when you look at the playbook, where does this fit in? >> they're considering it? of course, they're considering it. there's a cooperating witness or sometimes called snitches to background them and find out everything you can about them, including especially with a cooperating witness, two major things in flynn's case. first, the fact that he's entered into an agreement. the extent of the agreement. what he expects in return for his testimony and the incentive he has to embellish and impress his captain toors which are the attorneys. but then you have the underlying crime. and the underlying crime is lie to get federal government. and that's exactly what the government is possibly going to turn around and ask a jury, oh, believe this witness, except for the fact that the only way we have contact with him is he lied to us. so, yes, this is standard operating procedure with any
witness, you point out to the jury, especially in flynn's case, this man is a liar. he told you he's a liar. he's here singing for his supper. he knows that the u.s. attorneys are evaluating what he says, and if they don't like what they hear, he ain't going to get the benefits of his bargain. >> danny cevallos, help us understand the utility of this witness. there's a lot of what we might or might not say here. it's one thing if you're going to put a person on the stand or another thing if you ask them to corroborate so far. >> there are two kinds of witnesses, federal governments love cooperating witness, the nature of the work requires that you use them frequently but you might have an historical cooperating witness who gives you information about what he or she did in the past. but you also may have a corroborating cooperating witness, these kinds of witne witnesswitnes
witnesses might try to generate information or wear a wire. it would be an awkward phone call if flynn had picked up the phone and said, hey, president trump, do you remember that time when you told me, "a," "b," and "c"? i think most of us would get suspicious and wonder if that phone call was being recorded. in this case, it's not likely, but that's very standard for federal prosecutors to use witnesses. and it's very standard for someone like me to get up and call them liars. >> i just want to quote from the piece in yahoo! news, he wrote, in just the last few weeks, his prosecutors have begun questioning republican national committee staffers that worked with the voters in key swing states. you look at how that focus of that data operation was run during the campaign. how big of a focus is that for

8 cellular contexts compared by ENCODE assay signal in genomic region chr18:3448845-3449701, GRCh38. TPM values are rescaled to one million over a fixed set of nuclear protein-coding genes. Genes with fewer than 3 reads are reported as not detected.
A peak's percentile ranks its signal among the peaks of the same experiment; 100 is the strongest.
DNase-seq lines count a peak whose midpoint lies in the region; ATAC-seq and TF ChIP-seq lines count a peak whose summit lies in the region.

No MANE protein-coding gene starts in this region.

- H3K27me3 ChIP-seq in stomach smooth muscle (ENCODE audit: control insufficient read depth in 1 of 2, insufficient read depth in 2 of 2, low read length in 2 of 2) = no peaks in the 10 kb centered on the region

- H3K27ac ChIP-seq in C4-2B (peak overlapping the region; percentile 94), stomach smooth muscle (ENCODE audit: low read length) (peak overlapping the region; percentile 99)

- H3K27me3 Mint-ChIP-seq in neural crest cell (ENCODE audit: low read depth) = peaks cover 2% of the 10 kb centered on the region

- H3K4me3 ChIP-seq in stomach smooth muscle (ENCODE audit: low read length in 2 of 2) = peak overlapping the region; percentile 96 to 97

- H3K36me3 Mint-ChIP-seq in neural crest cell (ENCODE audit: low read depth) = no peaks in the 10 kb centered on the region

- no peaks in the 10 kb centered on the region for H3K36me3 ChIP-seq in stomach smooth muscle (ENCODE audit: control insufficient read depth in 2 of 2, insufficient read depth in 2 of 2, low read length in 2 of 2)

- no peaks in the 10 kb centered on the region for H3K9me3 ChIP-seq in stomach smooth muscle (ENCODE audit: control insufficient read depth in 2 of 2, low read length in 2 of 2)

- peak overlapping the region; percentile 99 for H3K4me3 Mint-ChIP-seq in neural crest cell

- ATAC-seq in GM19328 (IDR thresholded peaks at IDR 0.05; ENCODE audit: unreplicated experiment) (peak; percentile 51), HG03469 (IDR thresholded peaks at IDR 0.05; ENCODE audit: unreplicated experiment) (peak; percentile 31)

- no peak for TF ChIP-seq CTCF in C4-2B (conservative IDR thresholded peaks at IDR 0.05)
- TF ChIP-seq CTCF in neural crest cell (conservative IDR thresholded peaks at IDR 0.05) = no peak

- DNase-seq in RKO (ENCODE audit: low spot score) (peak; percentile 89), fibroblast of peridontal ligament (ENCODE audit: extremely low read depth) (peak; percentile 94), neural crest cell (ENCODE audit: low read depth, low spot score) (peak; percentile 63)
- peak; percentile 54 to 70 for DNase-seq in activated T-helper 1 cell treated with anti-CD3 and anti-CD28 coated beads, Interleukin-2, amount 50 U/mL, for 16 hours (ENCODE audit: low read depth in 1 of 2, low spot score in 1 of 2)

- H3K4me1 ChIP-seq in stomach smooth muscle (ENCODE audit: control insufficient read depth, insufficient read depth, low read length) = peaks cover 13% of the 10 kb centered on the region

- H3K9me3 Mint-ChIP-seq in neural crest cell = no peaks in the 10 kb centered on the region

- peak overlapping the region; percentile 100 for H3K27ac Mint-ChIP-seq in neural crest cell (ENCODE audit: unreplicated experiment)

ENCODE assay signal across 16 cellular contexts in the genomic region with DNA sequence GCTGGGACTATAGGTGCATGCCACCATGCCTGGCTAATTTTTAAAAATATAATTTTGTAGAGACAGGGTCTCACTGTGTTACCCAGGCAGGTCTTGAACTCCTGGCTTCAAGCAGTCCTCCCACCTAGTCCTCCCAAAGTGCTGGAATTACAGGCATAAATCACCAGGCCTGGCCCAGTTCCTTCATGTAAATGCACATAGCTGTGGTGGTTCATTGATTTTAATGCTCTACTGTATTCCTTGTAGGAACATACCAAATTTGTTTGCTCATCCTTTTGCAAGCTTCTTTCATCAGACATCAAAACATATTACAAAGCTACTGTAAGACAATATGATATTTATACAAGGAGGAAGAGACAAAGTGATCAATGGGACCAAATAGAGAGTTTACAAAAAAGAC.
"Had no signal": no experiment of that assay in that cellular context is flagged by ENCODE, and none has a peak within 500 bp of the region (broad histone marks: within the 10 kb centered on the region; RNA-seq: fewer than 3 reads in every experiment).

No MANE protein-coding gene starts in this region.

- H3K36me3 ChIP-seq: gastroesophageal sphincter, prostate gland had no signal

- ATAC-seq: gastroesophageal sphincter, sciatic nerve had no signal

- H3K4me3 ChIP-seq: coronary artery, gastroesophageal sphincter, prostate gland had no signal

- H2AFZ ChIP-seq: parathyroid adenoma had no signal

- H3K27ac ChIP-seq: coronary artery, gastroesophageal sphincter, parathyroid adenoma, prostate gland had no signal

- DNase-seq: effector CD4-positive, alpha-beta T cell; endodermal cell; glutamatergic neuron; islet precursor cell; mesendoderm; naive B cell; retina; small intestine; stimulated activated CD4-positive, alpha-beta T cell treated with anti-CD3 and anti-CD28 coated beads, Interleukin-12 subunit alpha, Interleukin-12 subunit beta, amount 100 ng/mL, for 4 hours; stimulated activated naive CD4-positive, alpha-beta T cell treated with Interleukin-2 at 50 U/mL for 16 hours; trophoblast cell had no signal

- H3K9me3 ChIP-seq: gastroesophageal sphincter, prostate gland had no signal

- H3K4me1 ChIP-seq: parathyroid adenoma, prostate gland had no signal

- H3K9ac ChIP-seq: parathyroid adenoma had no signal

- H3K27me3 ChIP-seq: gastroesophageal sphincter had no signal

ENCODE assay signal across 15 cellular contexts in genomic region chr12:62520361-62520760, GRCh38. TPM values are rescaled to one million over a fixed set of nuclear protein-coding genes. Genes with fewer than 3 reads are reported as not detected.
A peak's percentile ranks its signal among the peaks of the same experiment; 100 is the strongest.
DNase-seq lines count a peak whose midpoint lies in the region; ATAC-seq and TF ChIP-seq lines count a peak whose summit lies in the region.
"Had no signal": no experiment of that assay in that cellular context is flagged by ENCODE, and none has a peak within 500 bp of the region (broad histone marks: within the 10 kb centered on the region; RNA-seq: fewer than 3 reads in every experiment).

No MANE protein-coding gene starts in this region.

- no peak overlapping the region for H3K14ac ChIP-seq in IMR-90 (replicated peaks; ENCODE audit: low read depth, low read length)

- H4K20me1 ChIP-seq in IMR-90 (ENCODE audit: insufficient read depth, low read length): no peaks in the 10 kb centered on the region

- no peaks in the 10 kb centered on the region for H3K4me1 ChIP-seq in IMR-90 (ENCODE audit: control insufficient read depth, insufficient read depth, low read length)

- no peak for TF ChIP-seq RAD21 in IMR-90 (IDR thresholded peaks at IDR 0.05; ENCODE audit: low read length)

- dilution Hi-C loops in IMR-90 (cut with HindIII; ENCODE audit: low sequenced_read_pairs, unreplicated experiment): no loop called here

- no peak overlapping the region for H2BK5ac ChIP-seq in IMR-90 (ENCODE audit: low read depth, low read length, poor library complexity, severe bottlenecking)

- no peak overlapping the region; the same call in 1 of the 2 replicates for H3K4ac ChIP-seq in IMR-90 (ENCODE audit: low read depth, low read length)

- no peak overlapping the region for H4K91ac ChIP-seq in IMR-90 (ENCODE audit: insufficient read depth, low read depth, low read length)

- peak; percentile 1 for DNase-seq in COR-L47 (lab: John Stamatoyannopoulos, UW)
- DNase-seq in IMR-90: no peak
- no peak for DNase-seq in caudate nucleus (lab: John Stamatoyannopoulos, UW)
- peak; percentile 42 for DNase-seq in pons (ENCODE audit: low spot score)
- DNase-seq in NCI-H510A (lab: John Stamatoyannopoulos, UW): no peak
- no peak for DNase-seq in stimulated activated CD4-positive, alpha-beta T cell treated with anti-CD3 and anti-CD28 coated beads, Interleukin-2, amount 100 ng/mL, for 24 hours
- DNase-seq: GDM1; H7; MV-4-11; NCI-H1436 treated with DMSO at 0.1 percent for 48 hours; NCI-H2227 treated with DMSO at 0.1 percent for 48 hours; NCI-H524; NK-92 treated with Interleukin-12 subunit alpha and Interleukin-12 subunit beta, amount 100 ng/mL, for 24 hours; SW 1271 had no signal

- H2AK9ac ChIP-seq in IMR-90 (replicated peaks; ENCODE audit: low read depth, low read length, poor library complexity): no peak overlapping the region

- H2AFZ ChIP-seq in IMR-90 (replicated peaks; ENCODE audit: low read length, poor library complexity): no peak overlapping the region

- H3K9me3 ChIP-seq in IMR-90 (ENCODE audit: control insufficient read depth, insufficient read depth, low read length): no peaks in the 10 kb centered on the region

you? >> to connect the dots here, david, we know that jared kushner, president trump's son-in-law was the manager of the digital campaign operations. and at the same time, we know that there was targeting going on both by the campaign which would be logical and by russian-backed propaganda. the box that we saw on social media that mattered in key states and elections. what they want to find out on the hill and robert mueller's investigation is whether or not those two sides spoke to one another, because at the heart of that would be collusion. >> help me understand this, in the piece, she writes, white house advisers did not plead guilty to being a co-conspirator in a scheme. how much of a focus is that econom implicating him of that?
>> we should not presume that that means that's the end of the charges. it is possible that mueller's team, that saall they had on general flynn. on the other hand, more charges might be coming down the pike. however, mueller's team didn't want to signal or let other potential co-defendants know that the charges are coming so they're holding off on the charges. so, without knowing exactly what's until store for flynn, it's hard to project what other potential co-defendants or co-conspirators may expect. it may be with all of this investigation the only thing they ever had on flynn was section 1001. or there may be potentially co-conspirators out there. on the other hand, but we cannot define that from flynn's plea alone. >> thank you, danny, and julie, here with me in new york. next, roy moore will not accept defeat. why he says the alabama special